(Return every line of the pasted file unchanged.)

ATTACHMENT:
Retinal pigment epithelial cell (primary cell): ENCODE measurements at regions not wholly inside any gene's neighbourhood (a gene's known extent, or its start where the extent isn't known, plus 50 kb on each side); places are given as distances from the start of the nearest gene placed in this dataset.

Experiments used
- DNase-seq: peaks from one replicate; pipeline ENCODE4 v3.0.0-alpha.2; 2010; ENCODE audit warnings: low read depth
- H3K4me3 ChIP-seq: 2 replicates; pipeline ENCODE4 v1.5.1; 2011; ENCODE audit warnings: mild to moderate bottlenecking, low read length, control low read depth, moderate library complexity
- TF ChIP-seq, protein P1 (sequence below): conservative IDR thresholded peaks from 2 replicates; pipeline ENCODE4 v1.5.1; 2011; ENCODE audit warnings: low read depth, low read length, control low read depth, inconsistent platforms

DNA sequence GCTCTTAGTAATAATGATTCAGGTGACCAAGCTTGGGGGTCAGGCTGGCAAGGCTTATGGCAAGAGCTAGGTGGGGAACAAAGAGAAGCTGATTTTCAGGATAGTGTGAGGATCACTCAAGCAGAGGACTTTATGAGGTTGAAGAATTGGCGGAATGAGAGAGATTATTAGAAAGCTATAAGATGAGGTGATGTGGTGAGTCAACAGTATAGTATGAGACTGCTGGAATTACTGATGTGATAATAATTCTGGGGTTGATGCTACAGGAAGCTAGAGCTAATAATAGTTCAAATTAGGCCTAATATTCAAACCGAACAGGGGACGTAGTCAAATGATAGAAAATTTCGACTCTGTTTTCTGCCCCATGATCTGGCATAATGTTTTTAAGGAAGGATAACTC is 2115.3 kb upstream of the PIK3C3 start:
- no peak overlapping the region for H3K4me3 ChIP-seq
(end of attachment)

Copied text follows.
Retinal pigment epithelial cell (primary cell): ENCODE measurements at regions not wholly inside any gene's neighbourhood (a gene's known extent, or its start where the extent isn't known, plus 50 kb on each side); places are given as distances from the start of the nearest gene placed in this dataset.

Experiments used
- DNase-seq: peaks from one replicate; pipeline ENCODE4 v3.0.0-alpha.2; 2010; ENCODE audit warnings: low read depth
- H3K4me3 ChIP-seq: 2 replicates; pipeline ENCODE4 v1.5.1; 2011; ENCODE audit warnings: mild to moderate bottlenecking, low read length, control low read depth, moderate library complexity
- TF ChIP-seq, protein P1 (sequence below): conservative IDR thresholded peaks from 2 replicates; pipeline ENCODE4 v1.5.1; 2011; ENCODE audit warnings: low read depth, low read length, control low read depth, inconsistent platforms

DNA sequence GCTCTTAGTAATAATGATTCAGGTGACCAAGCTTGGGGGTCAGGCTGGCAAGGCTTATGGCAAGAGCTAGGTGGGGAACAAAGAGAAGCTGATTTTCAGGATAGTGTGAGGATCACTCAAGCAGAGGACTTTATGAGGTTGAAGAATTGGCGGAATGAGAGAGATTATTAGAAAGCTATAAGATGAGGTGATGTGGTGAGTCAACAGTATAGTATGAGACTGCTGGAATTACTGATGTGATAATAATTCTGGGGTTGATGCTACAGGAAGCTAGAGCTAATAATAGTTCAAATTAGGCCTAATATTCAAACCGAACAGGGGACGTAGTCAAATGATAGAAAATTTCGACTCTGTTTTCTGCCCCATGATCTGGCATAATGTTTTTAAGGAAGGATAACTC is 2115.3 kb upstream of the PIK3C3 start:
- no peak overlapping the region for H3K4me3 ChIP-seq